FAST FACTS HAWAII
HEI maintains dividend again
Hawaiian Electric Industries Inc.
kept its dividend the same for the 37th consecutive quarter when it announced yesterday that its board of directors voted to keep the payout at 31 cents a share.
The dividend will be payable March 13 to stockholders of record at the close of business on Feb. 26. The ex-dividend date is Thursday , meaning that will be the first day the stock will be traded without the shareholder being entitled to the upcoming payment.
The dividend is yielding an annualized return of 4.6 percent, the highest of any company based in Hawaii. The last time HEI raised its dividend was in March 1998 when it boosted the dividend a split-adjusted half-penny to 31 cents from 30.5 cents.
NATION / WORLD
InBev, Anheuser-Busch rise on merger report
ST. LOUIS » Shares in brewers InBev SA
rose yesterday on a Brazilian newspaper report about talks to unite the world's largest beermakers.
Belgium-based InBev declined to comment on the report in Sao Paulo business daily Valor Economico that InBev had held preliminary merger talks with its U.S.-based rival. The newspaper cited an unidentified source which it said was close to leading Brazilian investors.
Anheuser-Busch also declined to comment.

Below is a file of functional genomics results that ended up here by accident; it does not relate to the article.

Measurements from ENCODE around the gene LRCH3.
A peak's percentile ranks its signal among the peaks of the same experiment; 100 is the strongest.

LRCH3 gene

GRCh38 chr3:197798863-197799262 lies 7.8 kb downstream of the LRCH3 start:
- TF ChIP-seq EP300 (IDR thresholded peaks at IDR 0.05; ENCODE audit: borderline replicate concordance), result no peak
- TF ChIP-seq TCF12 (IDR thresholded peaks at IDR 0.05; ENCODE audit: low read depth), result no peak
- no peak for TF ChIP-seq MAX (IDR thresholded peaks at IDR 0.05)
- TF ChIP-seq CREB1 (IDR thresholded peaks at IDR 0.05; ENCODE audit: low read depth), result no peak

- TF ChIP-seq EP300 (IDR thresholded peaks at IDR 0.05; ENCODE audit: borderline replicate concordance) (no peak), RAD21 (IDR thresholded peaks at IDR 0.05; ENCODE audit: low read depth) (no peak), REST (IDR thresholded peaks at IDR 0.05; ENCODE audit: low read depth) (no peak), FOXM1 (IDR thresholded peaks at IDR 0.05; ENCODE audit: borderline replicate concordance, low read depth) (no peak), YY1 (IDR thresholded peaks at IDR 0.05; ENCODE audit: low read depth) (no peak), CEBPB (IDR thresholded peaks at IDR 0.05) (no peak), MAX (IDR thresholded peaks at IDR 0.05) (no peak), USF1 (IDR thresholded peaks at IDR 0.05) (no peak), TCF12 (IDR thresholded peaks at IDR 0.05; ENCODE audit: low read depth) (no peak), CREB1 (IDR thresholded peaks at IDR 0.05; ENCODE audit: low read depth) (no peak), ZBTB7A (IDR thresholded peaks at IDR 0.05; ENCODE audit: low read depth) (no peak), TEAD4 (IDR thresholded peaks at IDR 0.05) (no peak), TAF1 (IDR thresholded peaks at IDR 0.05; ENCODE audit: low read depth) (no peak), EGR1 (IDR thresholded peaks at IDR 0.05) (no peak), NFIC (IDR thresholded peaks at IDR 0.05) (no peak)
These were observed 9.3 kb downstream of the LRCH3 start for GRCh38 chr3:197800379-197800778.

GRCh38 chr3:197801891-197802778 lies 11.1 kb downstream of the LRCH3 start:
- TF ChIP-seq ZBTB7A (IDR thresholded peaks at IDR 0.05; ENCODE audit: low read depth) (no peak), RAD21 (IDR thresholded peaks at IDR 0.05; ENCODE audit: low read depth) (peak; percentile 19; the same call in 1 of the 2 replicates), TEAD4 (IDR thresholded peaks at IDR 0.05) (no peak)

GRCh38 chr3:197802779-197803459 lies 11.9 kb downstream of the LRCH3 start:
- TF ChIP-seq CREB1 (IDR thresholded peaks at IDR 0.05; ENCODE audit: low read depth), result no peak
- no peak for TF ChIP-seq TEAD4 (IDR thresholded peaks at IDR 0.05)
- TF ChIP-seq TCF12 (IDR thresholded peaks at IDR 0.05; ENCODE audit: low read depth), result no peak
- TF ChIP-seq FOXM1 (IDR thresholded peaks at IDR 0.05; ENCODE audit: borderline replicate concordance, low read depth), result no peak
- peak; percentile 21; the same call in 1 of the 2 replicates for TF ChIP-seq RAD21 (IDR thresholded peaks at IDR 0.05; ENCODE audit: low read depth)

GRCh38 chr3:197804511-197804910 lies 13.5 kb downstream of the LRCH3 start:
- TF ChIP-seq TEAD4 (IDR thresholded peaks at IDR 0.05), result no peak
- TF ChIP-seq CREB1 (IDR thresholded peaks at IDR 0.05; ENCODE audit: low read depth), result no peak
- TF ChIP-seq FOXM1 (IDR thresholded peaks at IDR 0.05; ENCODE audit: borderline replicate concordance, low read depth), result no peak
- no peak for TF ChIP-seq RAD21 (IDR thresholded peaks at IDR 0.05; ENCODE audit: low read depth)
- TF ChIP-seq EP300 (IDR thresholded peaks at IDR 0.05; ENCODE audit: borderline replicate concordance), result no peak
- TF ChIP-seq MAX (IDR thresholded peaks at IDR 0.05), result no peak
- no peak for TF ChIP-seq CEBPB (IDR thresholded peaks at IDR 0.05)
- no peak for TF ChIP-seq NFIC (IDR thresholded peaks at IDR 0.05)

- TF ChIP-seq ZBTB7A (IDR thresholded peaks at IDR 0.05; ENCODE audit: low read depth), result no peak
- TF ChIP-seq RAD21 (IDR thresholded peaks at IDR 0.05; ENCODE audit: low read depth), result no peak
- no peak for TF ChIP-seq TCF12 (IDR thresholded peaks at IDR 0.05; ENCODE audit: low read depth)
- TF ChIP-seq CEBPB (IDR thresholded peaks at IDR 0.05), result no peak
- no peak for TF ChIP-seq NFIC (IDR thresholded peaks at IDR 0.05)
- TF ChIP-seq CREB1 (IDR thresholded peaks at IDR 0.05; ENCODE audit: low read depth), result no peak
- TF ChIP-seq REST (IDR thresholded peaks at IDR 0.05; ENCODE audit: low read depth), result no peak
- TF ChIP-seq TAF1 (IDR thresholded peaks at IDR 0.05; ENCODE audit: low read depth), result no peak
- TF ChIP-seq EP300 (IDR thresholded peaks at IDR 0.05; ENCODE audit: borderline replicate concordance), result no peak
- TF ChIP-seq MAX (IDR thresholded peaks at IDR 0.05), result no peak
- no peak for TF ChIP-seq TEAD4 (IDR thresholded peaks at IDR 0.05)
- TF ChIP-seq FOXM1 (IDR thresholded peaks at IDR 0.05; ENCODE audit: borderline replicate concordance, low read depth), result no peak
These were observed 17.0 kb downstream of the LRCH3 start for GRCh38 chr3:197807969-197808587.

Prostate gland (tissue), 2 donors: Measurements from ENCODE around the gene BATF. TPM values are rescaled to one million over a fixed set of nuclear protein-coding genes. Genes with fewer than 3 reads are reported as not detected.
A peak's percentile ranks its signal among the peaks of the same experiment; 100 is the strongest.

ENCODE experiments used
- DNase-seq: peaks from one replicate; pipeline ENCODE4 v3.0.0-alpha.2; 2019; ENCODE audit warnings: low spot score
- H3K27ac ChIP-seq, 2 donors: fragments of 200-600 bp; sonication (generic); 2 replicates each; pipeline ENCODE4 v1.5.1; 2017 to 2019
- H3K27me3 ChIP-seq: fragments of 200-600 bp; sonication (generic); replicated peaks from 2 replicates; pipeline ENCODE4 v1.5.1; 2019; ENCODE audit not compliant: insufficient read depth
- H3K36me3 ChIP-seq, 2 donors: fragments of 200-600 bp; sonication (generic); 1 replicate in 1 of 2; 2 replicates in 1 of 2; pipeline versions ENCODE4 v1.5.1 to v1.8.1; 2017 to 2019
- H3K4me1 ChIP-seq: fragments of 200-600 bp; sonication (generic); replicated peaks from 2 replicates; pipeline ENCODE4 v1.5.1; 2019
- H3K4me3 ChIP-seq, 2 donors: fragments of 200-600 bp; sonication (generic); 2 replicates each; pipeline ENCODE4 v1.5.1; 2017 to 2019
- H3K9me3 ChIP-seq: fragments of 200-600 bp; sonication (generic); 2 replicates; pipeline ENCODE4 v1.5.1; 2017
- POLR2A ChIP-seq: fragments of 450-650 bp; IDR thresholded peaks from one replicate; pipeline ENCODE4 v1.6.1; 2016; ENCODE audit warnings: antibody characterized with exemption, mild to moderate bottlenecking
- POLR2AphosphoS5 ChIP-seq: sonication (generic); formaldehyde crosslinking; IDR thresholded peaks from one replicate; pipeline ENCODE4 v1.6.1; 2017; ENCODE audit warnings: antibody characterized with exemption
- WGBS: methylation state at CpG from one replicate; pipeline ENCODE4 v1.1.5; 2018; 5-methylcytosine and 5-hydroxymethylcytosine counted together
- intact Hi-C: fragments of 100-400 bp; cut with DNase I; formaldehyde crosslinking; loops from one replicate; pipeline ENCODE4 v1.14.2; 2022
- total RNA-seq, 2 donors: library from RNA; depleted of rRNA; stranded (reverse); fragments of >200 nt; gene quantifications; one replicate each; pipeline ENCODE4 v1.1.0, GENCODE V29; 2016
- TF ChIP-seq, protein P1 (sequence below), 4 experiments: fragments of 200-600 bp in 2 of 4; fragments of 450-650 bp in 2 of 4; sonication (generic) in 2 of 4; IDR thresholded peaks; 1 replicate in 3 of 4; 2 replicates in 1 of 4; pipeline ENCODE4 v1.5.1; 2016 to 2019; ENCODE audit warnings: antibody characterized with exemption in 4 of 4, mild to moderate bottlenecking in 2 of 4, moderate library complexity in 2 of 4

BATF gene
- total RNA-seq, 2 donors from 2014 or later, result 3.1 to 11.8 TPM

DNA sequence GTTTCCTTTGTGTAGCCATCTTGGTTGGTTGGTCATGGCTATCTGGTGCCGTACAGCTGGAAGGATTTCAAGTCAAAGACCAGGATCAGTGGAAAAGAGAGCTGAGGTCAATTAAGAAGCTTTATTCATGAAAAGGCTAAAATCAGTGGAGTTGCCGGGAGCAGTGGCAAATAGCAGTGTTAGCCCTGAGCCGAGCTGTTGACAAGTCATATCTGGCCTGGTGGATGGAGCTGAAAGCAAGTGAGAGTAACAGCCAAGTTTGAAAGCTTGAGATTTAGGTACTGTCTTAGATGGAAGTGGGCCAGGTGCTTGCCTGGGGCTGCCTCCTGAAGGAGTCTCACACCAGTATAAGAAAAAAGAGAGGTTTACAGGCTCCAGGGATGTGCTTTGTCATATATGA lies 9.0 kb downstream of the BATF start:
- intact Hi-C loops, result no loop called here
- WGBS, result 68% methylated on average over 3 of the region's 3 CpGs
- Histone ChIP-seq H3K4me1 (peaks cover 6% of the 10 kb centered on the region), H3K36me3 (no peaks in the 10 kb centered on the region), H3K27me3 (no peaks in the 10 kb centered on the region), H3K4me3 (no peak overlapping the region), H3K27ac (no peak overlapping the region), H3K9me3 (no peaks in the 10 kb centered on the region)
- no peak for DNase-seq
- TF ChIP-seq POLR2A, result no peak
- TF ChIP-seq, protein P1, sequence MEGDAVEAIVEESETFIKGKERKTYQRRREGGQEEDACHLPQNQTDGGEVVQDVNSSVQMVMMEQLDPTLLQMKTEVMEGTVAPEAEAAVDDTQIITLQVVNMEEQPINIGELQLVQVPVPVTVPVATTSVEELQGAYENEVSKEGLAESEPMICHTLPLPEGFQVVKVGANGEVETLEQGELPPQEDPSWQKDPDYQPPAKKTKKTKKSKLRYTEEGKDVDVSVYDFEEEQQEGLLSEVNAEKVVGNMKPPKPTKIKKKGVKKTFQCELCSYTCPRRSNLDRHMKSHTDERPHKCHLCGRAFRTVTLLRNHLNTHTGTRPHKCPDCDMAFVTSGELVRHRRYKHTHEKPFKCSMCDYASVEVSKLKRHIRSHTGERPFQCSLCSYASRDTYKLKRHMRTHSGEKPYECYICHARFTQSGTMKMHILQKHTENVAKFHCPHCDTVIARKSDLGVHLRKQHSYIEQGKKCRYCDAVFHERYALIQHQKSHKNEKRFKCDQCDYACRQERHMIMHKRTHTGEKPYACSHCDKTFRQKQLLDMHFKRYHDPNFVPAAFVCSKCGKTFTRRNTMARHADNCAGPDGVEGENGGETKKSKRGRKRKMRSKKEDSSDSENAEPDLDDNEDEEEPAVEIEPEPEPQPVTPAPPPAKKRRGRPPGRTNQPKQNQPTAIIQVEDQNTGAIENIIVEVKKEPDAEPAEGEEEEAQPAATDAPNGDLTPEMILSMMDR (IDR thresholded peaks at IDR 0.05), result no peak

Industry watchers said a business combination would make long-term strategic sense.
A research report by UBS Investment Research noted that the deal would give InBev greater marketing and distribution power in the United States, while offering Anheuser-Busch a strong global distribution network.
Ex-Monster exec admits to fraud
NEW YORK » A former top executive of the company that runs the Monster
job search Web site admitted in court yesterday that he illegally backdated millions of dollars in employee stock option grants -- a practice that cheats shareholders.
Myron Olesnyckyj, 45, of New Providence, N.J., pleaded to securities fraud and conspiracy to commit securities fraud, charges that carry potential penalties of up to 25 years in prison and fines of more than $5.2 million. He promised to cooperate, which can earn him leniency.
Olesnyckyj, a former Monster senior vice president, agreed to forfeit $381,000, which he said represents the amount he illegally gained. The scheme lasted from 1996 to 2006; he was accused of participating from 1996 to 2003.
Monster went public in 1996. After that, Olesnyckyj said, he and others agreed to backdate annual companywide stock option grants, choosing the dates of the grants after looking at the historical records of the company's stock price movements.
Rates on 30-year mortgages rise
WASHINGTON » Rates on 30-year mortgages rose slightly this week, reversing last week's brief decline.
Mortgage giant Freddie Mac reported yesterday that 30-year, fixed-rate mortgages averaged 6.30 percent this week, up from 6.28 percent last week.
Rates on 15-year, fixed-rate mortgages, a popular choice for refinancing, edged up to 6.03 percent, compared to 6.02 percent last week. Five-year adjustable rate mortgages rose to 6.01 percent, up from 5.99 percent last week. One-year ARMs rose to 5.52 percent, up from 5.49 percent last week.
A year ago, rates on 30-year mortgages stood at 6.28 percent while 15-year mortgages were at 5.91 percent, five-year adjustable rate mortgages averaged 5.95 percent and one-year ARMs were at 5.36 percent.